Legislation and Codification after Rome
Graham Barrett (St John’s College, University of Oxford)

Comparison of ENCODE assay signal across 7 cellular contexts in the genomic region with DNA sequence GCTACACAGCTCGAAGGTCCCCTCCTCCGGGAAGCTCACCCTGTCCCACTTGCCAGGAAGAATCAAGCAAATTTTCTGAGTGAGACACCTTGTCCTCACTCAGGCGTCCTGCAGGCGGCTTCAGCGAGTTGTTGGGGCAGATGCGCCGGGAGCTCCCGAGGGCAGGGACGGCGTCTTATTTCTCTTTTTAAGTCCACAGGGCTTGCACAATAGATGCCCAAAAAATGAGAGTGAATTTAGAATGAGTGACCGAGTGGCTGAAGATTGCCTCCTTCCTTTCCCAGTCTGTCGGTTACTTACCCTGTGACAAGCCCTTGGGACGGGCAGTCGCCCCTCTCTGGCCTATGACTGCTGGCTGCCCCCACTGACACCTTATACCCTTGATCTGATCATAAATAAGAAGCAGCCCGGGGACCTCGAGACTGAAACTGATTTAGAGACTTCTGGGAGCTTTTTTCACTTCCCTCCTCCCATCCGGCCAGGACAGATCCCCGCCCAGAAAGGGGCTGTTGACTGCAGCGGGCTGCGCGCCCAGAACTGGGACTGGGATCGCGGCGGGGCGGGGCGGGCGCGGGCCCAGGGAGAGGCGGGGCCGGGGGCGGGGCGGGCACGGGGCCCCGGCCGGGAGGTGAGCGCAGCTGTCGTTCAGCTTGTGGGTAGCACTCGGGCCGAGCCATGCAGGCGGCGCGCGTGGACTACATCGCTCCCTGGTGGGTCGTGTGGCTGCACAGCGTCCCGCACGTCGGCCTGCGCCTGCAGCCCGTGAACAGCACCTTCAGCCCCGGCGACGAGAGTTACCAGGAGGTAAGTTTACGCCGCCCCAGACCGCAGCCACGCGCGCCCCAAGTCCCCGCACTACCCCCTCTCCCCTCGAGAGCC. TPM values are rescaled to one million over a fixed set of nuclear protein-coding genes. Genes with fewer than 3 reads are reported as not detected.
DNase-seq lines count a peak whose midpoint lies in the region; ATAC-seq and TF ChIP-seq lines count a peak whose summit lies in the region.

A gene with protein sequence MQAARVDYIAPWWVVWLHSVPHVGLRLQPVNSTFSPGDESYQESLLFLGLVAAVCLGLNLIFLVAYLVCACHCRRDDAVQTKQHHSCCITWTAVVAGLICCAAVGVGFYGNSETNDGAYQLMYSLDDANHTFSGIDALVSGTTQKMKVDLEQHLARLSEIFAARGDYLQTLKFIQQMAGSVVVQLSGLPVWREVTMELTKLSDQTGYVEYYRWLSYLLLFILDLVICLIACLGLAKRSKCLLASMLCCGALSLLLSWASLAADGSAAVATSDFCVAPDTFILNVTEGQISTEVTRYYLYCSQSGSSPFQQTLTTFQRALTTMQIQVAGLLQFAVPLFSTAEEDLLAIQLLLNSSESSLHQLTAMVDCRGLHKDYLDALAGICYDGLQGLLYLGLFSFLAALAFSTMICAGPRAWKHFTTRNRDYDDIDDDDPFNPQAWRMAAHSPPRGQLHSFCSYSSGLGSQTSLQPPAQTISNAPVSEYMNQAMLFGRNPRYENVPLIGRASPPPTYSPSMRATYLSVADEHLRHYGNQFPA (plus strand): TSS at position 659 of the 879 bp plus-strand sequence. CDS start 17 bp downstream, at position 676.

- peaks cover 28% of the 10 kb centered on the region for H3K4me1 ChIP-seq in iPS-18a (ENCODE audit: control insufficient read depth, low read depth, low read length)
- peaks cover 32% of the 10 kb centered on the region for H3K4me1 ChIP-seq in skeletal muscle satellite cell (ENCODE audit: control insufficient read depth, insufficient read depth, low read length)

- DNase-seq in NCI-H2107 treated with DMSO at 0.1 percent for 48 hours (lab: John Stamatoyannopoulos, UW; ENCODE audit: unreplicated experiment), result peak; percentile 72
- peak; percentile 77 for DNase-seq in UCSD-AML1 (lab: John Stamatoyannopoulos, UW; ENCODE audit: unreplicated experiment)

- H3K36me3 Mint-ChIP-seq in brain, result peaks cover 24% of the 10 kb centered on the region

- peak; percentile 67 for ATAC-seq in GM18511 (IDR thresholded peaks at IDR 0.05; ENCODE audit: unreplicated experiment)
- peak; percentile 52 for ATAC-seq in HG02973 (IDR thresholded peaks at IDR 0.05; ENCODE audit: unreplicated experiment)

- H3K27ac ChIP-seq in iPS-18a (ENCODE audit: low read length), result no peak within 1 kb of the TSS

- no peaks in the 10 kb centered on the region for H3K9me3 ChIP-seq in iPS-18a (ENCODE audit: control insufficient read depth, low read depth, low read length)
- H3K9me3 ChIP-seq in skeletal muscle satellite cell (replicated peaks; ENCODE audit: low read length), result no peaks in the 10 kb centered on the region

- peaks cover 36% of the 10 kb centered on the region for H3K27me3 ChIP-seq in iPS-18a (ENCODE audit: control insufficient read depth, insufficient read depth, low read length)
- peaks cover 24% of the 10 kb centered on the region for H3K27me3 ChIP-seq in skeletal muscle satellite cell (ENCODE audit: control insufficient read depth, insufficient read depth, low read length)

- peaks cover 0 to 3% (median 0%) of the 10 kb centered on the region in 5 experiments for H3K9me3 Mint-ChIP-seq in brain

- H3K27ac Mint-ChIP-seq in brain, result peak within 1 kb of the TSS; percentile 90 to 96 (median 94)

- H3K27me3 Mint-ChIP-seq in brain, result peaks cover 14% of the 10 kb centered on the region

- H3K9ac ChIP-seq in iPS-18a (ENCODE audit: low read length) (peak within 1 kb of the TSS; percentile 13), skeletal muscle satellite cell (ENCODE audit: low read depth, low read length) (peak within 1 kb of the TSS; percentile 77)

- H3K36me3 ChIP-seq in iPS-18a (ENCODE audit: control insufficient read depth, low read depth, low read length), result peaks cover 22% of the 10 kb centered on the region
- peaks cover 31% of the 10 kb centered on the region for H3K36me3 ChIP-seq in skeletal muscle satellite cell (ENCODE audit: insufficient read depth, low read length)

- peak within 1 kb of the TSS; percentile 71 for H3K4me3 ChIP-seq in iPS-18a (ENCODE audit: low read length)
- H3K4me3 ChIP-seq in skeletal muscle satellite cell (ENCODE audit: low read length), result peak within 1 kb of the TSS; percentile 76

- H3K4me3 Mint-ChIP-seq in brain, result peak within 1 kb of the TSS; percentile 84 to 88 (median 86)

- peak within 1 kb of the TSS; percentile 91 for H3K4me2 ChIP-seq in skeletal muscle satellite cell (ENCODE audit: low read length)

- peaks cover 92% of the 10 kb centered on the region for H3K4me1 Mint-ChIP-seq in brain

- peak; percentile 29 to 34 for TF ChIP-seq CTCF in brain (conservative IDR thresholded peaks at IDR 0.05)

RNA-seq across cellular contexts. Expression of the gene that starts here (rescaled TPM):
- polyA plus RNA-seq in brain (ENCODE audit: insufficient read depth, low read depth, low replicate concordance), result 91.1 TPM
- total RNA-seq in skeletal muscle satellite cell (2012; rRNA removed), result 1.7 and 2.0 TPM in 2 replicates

Legal codification is the most imposing of the legacies of the Roman Empire, and its successor states in the early medieval world all attempted to position themselves as its heir. Yet the nature of the resulting post-Imperial law codes remains an open question: symbolic statements of royal authority, or else pragmatic guides to contemporary legal practice. The alternatives, as classically proposed in the historiography, are stark and extreme. The law codes of northern Europe are disorganised and incomplete, not usable and so not used, but readable instead as statements of royal legislative authority, which in practice operated via the spoken word. The law codes of the Mediterranean world, in contrast, are systematic and comprehensive, usable and so used; they are readable as continuing the Roman tradition, and symptomatic of legal systems functioning by means of the written word. This approach to early medieval law is mistaken: it should not only be treated collectively and equated with codes. Law in the post-Imperial world seems so inferior to what went before because of the vast monolith of Roman codification, the two great codes issued by Theodosius and Justinian, but both of these texts are really containers for a more iterative reality of constant responsive legislation. This is the model of Roman law, legislation before codification, and insofar as the early medieval successor states sought to emulate it, the question becomes whether they did so in all respects. In other words, what we have now may be a set of law codes, but each is a set of individual laws. The key to understanding how they were put together, why they treat and omit what they do, and what they represent, symbolically and pragmatically, lies in the distinction between legislation and codification, the lifecycle of laws under Rome and after.